In New York on March 5, the Fashion Institute of Technology hosted a special screening of Versailles ’73: American Runway Revolution, a documentary by Deborah Riley Draper. It focuses on the night of November 28, 1973 at Versailles when, in an effort to restore the palace, a legendary benefit fashion show took place.
Five French designers – Yves Saint Laurent, Christian Dior, Hubert de Givenchy, Pierre Cardin and Emanuel Ungaro – and five American designers – Anne Klein, Halston, Bill Blass, Oscar de la Renta and Stephen Burrows were selected to represent their countries, and the highly competitive event soon became known as “The Battle of Versailles.” At the time, the French had relatively little to lose, with the event on their turf as well as their unquestioned domination of the fashion world. For the Americans, it was more of a gamble, both financially and in terms of the recognition they desperately wanted for themselves, having long languished in the shadow of the French couturiers.
It was a fraught evening in every sense, with ego-fueled bitchiness erupting and the Americans complaining about unfair treatment which kept them waiting around for hours for the French to finish their rehearsals, without benefit of rest, food or even toilet paper.
However, when show time arrived, it was soon apparent that the Americans had triumphed. The French presentation – although filled with beautiful garments – was stiff and old-fashioned, relying heavily on all sorts of gimmickry, like opulent, heavy sets, onstage rockets going off and guest stars ranging from Rudolf Nureyev and ZiZi Jeanmaire to a 67-year-old Josephine Baker. The Americans, who had to go on without a set due to a technical miscommunication about inches vs. meters resulting in a backdrop the size of a postage stamp, simply showed the clothes.
And what clothes they were! From Bill Blass’s elegant “great Gatsby” retro glam to Halston’s trademark clean, sweeping lines to the joyous color and verve of tyro Stephen Burrows’ youthful concepts, a breath of fresh air swept through the Royal Opera House. It is also safe to say that the carefully selected models, strutting their gorgeous stuff to the strains of Barry White, were largely instrumental for the clothes’ ecstatic reception, with the crème de la crème of international café society, led by Princess Grace, herself, going mad with joy, tossing their costly programs in the air like sport fans.
Draper’s exhaustively researched, irresistibly lively doc captures the drama and excitement of the night and throws a special spotlight on those models, specifically the gorgeous black girls who, in one night, literally changed the face of fashion history. At F.I.T., the screening was blessed with the presence of seven of them: Pat Cleveland (dubbed the greatest runway model of them all), Alva Chin, Norma Jean Darden, Billie Blair, Charlene Dash, Barbara Jackson and Bethann Hardison. One by one, they took to the stage for a q&a afterwards, and it was thrilling to hear the cheers erupting from the crowd of largely minority fashion students for whom these still stunning, ageless models were like rock stars.
Through their verbal reminiscences, that night, which took place forty years ago, came vibrantly to life again, as we heard how Bethann Hardison stopped the show when she stalked right to the edge of the stage, looked straight out at the audience with the dramatic fierceness she was known for, and defiantly threw the train of her yellow Stephen Burrows dress down. (“I knew I was representing, not just Stephen, but America, and we had to win!” she recalled.) This was then followed by the final model, Cleveland, who pranced out in a white gown with an even longer, seemingly endless train, driving the audience into further frenzies. Cleveland had also delivered goose bumps when she entered, spinning non-stop in a chiffon dress so fast that everyone thought she’d topple right into the orchestra pit, although, of course, she magically stopped right at the edge of the stage.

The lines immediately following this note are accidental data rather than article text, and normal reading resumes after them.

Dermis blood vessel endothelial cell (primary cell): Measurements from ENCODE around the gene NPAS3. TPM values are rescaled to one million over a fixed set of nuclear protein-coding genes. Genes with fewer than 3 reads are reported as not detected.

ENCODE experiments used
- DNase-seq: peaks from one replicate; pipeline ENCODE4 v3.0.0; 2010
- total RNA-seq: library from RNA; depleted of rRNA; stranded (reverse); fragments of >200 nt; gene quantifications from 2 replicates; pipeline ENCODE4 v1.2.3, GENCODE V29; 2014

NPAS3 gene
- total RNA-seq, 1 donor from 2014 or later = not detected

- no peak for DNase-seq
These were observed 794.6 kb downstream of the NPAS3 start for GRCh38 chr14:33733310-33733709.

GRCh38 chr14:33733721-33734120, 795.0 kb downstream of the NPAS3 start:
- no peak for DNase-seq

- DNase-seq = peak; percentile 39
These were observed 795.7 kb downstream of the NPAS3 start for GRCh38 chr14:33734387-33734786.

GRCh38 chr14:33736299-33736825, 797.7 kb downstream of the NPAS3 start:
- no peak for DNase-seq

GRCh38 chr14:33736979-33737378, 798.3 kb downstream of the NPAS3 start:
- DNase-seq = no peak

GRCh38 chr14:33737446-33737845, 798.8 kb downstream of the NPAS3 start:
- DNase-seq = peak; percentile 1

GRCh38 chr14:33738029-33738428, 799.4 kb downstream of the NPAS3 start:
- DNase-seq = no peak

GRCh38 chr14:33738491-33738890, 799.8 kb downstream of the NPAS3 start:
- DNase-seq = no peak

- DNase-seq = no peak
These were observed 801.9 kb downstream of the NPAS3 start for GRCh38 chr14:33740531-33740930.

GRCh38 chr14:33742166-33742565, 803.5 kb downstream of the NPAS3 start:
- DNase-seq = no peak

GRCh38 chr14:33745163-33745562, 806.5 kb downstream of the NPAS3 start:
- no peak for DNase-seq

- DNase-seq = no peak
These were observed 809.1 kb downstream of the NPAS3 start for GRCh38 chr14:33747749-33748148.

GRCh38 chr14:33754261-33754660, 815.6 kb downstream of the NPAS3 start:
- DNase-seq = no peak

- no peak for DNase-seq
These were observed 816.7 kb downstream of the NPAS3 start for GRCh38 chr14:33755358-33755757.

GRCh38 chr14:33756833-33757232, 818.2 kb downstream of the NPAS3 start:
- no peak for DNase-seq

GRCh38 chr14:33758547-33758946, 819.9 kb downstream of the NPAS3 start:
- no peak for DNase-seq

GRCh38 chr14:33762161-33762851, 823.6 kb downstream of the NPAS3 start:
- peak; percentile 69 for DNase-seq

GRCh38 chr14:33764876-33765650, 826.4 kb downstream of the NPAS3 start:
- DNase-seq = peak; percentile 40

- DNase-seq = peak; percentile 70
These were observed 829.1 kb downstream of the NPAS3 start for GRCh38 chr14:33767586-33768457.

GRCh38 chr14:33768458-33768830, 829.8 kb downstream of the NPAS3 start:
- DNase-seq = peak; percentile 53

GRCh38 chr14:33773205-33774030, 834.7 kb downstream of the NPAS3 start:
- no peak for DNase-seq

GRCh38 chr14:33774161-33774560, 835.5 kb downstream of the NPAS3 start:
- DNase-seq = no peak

Besides helping to finally put American fashion on the map, these models – each one with their own singular, dazzling personality – really broke the color line in fashion then and, starting with Givenchy who adored the black girls, they began to dominate runways. In this current age of cookie-cutter, sometimes barely adolescent white scarecrows robotically marching down the catwalk, an ethnic presence is definitely lacking. However, Alva Chin brought up the fact that today black models have far more opportunities besides the runway, appearing in a myriad of print ads, campaigns and even scoring lucrative cosmetic contracts, which were never possible before. They have all indeed come a long way from the time in the 1960s when, joined by legendary fashionista in-the-house Audrey Smaltz who led the movement, they picketed the offices of Harper’s Bazaar to have their pages finally reflect multiculturalism.
Here’s my FILM JOURNAL INTERNATIONAL review of the film
with Alva Chin
Norma Jean Darden, Charlene Dash, Pat Cleveland hanging in the Green Room
with Audrey Smaltz, former model and founder of Ground Crew and star of THE DEVOTION PROJECT. She recently came out and married Olympic basketball star Gail Marquis. Their wedding was prominently featured in THE NEW YORK TIMES
Bethann Harison, agency owner and mother of actor Kadeem, holds court
with Norma Jean Darden, who has her own successful food business, Spoon Bread
with Deborah Riley Draper, lover all things 1970s and director of VERSAILLES ’73
Pat Cleveland, still beautifully striking a pose
with Barbara Jackson
the panel at Fashion Institute of Technology